Santa Rosa passes spending plan for housing bond
The Santa Rosa City Council on Tuesday unanimously supported a spending plan for the $124 million housing bond on the November ballot, but only after deadlocking on the contentious issue of how much union labor should be used on projects built with the money.
Labor groups had asked the council to pass guidelines requiring 30 percent of the jobs go to union workers — 20 percent union apprentices and 10 percent journeymen to train them — arguing that people building the housing should be able to afford to live in it.
But under pressure from business groups including those representing nonunion contractors, the council deadlocked 3-3 on the full 30 percent union requirement. Moments later it voted 6-0 to approve a plan earmarking 20 percent of the jobs for union apprentices — but no job guarantees for union journeymen.
The ideological impasse, which has been simmering for weeks, frustrated many of the council members and union members who attended the meeting. Mayor Chris Coursey said it was imperative that the disagreement not imperil the bond’s chances at the ballot box.
“We have failed to agree now as a group here in this room, but I think we can agree this ballot measure is good for everyone,” Coursey said after the vote.
It’s unclear how the compromise will sit with labor groups and whether it would fuel opposition to the bond, which would raise $124 million for a variety of affordable housing initiatives, including building new affordable housing, preserving existing housing and helping fire victims rebuild their homes.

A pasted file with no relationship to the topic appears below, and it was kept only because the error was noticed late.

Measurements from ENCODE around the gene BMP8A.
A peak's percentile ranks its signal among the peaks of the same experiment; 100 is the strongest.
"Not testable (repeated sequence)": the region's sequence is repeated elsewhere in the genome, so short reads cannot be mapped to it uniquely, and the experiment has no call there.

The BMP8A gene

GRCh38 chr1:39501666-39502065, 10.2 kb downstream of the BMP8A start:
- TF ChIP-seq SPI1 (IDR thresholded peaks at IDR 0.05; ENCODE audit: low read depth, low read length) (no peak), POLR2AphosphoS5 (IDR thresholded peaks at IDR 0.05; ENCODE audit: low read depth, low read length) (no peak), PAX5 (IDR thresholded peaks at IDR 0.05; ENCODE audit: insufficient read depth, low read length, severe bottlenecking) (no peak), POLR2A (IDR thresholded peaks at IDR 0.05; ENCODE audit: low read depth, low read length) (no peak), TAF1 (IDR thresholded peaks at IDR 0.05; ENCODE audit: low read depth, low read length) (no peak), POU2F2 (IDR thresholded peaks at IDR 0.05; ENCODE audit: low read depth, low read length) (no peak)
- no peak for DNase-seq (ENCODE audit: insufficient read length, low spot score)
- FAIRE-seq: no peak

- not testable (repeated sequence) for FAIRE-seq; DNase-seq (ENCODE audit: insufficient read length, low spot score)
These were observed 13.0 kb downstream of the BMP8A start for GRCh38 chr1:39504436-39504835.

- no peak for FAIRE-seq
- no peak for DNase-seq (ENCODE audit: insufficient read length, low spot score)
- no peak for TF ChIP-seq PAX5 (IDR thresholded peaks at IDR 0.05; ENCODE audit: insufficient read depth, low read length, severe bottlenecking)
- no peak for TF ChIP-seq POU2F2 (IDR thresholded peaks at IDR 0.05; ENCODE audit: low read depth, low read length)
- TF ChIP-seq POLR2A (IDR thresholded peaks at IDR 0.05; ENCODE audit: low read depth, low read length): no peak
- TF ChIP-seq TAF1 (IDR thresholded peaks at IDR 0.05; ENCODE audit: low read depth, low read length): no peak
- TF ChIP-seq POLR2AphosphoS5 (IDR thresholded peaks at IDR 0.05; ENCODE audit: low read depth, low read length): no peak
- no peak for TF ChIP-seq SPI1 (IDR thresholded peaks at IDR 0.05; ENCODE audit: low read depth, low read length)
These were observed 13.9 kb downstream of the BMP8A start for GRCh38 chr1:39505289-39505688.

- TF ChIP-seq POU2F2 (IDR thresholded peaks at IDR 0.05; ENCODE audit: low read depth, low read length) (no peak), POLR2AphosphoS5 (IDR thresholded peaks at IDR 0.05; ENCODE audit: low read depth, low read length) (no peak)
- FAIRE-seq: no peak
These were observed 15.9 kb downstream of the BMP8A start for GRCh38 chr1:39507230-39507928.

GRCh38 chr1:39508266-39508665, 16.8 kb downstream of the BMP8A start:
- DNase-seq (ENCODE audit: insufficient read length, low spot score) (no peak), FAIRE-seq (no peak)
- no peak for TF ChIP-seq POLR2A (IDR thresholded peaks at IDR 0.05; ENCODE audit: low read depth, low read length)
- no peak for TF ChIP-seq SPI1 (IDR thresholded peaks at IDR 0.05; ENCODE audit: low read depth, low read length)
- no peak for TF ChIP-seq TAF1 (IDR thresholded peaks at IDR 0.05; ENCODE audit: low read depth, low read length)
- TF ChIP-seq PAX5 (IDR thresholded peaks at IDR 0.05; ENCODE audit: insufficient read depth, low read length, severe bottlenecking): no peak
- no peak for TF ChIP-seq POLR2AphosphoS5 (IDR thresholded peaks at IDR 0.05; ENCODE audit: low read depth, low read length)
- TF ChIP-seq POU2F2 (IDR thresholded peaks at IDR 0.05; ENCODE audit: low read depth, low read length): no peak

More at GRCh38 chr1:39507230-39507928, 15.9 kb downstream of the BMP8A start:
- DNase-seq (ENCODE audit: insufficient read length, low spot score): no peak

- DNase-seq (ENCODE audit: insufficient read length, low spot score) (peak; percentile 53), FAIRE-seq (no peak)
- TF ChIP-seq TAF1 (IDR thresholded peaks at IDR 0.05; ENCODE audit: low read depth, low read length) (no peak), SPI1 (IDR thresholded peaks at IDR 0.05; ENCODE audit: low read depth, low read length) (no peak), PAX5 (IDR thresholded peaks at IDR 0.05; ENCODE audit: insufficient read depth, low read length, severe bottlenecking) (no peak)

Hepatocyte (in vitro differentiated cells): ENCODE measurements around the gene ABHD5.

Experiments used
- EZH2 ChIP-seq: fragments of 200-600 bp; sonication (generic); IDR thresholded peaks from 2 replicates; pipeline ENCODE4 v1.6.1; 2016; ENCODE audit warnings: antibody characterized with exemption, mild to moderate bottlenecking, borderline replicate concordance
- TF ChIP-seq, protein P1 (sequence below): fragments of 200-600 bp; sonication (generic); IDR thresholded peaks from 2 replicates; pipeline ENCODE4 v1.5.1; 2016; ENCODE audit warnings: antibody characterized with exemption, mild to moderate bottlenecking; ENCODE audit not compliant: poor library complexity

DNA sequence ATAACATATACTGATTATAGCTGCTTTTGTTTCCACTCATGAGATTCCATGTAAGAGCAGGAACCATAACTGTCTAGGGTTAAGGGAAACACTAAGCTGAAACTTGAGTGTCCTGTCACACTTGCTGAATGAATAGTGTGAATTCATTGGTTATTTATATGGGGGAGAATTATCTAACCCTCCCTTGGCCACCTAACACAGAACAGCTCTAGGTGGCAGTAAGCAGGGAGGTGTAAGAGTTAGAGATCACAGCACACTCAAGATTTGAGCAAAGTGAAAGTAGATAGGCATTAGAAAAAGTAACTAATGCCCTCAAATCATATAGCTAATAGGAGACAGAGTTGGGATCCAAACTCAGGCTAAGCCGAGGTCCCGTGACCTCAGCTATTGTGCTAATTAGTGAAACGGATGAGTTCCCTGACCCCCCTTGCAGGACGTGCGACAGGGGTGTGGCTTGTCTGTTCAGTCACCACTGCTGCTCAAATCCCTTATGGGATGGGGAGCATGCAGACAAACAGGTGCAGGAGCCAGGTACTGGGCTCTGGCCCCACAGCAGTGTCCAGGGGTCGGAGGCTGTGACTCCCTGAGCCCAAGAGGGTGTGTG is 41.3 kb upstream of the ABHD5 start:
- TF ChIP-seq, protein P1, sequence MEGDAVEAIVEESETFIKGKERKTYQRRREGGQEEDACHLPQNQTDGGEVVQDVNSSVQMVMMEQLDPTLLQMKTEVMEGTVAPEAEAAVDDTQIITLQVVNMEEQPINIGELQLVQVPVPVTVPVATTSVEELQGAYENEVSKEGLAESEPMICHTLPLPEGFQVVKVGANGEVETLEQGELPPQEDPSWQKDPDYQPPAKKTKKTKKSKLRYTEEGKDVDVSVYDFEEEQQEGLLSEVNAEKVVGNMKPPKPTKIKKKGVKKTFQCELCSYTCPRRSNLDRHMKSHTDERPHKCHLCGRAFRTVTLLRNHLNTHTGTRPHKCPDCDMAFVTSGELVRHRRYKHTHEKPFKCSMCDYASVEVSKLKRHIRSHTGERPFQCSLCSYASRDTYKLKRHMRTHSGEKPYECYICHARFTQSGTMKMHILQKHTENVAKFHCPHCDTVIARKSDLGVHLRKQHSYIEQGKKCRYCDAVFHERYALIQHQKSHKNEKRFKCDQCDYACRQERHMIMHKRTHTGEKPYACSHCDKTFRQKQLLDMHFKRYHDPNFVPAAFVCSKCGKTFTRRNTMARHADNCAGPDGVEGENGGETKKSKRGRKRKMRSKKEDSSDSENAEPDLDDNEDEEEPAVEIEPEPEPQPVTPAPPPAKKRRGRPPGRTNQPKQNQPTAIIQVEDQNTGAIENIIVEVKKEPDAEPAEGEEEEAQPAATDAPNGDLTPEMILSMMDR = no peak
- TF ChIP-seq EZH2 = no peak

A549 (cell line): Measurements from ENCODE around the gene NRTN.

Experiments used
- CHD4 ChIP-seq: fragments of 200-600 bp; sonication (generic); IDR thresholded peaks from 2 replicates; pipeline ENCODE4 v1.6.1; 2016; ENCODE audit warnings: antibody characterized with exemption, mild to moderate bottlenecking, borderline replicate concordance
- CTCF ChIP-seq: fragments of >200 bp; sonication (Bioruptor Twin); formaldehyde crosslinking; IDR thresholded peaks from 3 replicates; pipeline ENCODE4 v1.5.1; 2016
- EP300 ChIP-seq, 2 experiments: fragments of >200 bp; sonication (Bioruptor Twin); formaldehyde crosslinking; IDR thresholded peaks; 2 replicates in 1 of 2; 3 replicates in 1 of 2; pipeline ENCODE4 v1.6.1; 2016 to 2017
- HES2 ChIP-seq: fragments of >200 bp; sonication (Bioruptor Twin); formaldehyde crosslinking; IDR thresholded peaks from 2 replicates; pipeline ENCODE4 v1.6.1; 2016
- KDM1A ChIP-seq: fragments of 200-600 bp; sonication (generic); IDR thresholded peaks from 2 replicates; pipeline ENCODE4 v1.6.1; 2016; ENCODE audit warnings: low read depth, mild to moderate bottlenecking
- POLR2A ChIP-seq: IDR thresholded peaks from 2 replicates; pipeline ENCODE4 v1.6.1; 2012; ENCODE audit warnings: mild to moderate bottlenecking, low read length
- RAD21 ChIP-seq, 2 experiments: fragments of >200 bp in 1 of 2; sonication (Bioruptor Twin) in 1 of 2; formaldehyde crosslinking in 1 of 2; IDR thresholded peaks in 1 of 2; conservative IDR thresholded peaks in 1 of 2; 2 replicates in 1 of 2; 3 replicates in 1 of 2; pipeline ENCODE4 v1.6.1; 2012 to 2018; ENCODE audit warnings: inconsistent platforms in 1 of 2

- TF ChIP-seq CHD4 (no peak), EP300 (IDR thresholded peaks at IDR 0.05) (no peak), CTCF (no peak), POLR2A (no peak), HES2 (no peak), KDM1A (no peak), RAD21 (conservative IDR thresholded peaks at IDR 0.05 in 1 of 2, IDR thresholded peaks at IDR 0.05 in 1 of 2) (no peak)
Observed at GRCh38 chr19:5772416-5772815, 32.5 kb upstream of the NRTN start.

“I’m deeply disappointed, but I’m not surprised,” said Jack Buckhorn, executive director of the North Bay Labor Council, which represents 30,000 workers in 71 unions.
Buckhorn and others argued that requiring 30 percent of workers to be unionized was simply a way to make sure workers were well trained, paid a good wage with benefits, and were able to live in a community that workers find increasingly difficult to afford.
“I never in a million years thought that we would be fighting at this point over the minimal standards that labor asked for their workforce,” Buckhorn said.
Buckhorn declined to say if the North Bay Labor Council would oppose the ballot measure, saying he needed to take the City Council’s action back to his board.
But some labor activists were outraged. Lisa Maldonado, who works for the California Nurses Association, berated Councilman Jack Tibbetts outside the hearing. She called him a “sellout,” accusing him of caving to threats by Keith Woods, executive director of the North Coast Builder’s Exchange, to run a campaign against the bond if the spending plan guaranteed 10 percent of the jobs would go to union journeymen.
But Tibbetts, as he did in the meeting, made it clear that any organized opposition would likely be able to torpedo the bond measure at the ballot box. Two-thirds of voters must approve the proposal in the Nov. 6 election for it to pass.
Tibbetts called it “unfortunate” that a “handful of local groups” had vowed to oppose the bond if it allocated 10 percent of the jobs to union journeymen, a position that forced his hand.